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Re: ls

From: Nino Pereira
Subject: Re: ls
Date: Thu, 06 Oct 2005 08:45:26 -0400

> There are two builtin databases, which should have identical
> information (although if they don't, you should report it as a bug).
> 'dircolors -p' will output the builtin dircolors database, and ls --color=auto
> when LS_COLORS is undefined will use the builtin ls database (there
> is no way to print the default ls database). 

In that case I do want to report a bug: AFAIK the data base inside ls
differs from that in .dircolors.

I do the following: 

I copy the colorization information from dircolors into a file dirc by
$ dircolors -p > dirc
Then I edit dirc to convert statements like
.jpg 01;35 to touch temp.jpg
make dirc executable, and execute it. I get temporary files temp.ext
that should be colorized according to what's in dircolors.

I comment out the statement 'eval "dircolors -b" in the .bashrc file,
and go into a new terminal. 
ls -lotr --color=auto shows those temp files black, not colorized.

Then, I uncomment 'eval "dircolors -b" in .bashrc, go out and back
into the terminal, and lo: the files temp are colorized.

 My conclusion: ls's defaults differ from what's in dircolors.

> The upshot of this all is that it only makes sense to use dircolors
> if you intend to alter the database to your own needs, by using
> dircolors ability to parse a file rather than using its builtin database.
> Currently, the syntax of the file that dircolors expects can be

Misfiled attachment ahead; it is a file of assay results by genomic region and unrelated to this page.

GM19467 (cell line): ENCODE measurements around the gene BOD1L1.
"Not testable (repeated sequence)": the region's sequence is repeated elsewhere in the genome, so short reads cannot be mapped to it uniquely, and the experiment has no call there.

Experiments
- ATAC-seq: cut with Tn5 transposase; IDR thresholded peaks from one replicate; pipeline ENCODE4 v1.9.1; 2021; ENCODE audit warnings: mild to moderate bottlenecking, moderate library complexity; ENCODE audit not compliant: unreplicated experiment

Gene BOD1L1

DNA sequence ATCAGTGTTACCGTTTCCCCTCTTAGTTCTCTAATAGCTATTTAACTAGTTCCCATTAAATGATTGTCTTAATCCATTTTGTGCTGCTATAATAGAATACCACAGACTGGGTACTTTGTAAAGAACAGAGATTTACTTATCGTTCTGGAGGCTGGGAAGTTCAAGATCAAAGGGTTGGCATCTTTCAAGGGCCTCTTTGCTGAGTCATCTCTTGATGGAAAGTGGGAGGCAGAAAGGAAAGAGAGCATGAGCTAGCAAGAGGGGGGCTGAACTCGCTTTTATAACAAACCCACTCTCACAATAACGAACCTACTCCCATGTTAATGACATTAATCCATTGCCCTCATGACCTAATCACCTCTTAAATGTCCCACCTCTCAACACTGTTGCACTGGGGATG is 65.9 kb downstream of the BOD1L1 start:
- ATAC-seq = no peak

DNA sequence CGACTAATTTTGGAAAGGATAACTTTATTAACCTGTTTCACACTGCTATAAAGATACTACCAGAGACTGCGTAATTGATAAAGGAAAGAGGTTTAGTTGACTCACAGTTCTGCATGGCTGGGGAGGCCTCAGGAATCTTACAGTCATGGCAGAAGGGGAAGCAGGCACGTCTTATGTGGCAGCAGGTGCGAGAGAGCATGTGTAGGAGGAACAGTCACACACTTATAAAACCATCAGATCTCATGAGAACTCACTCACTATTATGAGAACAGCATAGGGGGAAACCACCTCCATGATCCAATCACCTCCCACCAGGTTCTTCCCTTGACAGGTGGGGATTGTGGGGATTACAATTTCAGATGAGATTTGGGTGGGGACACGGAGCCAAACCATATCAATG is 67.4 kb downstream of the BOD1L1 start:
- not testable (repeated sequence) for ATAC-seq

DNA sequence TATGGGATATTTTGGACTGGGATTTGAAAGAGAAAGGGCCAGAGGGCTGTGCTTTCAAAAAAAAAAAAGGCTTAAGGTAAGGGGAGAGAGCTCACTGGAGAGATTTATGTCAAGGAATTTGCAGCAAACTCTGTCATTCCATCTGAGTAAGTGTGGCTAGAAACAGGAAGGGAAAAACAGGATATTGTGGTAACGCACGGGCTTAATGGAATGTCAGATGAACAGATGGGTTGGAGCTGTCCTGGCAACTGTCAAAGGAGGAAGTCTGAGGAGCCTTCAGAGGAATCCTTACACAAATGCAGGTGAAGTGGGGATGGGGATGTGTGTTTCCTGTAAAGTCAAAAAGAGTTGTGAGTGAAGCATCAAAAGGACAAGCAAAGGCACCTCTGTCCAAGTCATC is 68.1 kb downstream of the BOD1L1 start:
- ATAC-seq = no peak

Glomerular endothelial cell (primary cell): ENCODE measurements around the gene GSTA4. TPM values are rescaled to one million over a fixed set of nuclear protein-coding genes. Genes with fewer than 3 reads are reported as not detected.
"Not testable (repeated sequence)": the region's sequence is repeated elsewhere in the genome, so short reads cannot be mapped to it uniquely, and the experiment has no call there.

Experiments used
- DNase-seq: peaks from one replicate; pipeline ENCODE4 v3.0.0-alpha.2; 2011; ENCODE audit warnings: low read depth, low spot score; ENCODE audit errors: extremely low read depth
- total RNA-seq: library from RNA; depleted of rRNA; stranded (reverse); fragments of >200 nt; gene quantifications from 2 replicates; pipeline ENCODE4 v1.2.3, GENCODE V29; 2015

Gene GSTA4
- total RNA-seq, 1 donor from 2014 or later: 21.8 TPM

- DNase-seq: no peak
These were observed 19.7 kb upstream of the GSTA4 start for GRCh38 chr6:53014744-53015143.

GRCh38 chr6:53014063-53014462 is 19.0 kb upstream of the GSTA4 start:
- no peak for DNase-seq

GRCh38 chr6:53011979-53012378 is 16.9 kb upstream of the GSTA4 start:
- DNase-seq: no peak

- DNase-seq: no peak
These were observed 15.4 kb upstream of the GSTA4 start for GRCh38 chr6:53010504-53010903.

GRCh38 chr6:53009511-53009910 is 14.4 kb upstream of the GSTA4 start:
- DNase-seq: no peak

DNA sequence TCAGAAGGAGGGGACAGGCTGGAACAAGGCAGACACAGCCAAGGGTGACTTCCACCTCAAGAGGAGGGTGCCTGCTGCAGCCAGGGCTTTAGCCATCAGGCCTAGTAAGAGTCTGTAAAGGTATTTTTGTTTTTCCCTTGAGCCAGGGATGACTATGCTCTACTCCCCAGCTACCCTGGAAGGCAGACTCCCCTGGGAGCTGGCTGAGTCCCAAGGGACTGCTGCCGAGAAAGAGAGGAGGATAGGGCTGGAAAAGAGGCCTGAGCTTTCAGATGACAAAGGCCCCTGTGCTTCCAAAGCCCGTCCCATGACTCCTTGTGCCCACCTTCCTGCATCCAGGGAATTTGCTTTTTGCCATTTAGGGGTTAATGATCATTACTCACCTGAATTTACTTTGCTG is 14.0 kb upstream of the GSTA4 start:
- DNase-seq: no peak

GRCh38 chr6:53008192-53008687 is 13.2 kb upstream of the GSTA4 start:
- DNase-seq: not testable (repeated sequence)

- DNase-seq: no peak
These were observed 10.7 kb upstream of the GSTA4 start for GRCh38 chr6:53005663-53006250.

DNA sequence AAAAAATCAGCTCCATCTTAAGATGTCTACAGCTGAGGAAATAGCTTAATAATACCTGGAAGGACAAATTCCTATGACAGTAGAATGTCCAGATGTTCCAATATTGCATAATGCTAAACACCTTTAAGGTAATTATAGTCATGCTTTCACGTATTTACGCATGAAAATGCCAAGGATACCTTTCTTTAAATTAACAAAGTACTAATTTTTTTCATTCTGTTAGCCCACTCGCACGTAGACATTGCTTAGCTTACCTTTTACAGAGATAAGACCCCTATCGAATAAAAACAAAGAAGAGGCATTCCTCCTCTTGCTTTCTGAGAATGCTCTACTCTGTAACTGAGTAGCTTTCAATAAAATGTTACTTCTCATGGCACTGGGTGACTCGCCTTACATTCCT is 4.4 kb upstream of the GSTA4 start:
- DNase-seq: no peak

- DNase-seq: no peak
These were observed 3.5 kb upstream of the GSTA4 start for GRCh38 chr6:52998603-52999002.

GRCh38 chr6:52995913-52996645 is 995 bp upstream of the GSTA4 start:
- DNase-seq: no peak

> found by running 'dircolors -p', but we would like to move it into
> the info pages (help is appreciated).
I'd be happy to help you fix the info and man pages. Just let me know
how to do that. I'll have to add the debian-specific quirks, then.

> > My conclusion: for debian (and other systems that
> > don't have a .dir_color-equivalent file) you don't
> > need dircolors. 
> No, you can make your own .dir_color, or any other name,
> and then tell dircolors to use that, as in
> eval "`dircolors -b ~/.my-dir-colors`"

Sorry, this does not work under debian, and, presumably,
neither at any 'Slackware-type system' as a rather
terse formulation in the man pages mentions.
> address@hidden:~$ eval "'dircolors -b ~/.dir_colors'"
bash: dircolors -b ~/.dir_colors: No such file or directory

In fact, that this way of setting colors for ls didn't work
spurred me to ask the question that started this thread:
how do you do it?

I found one way that works, namely, change LS_COLORS directly
in .bashrc, with a statement like

    # since the --color option in ls takes its information from the
    # environment variable LS_COLORS, an alternative is to add what
    # you want directly to this environment, like so:

> For that matter, you are correct that different terminals
> can have different color schemes, by using different files
> as input to dircolors to create different LS_COLORS values.
> --
> Eric Blake

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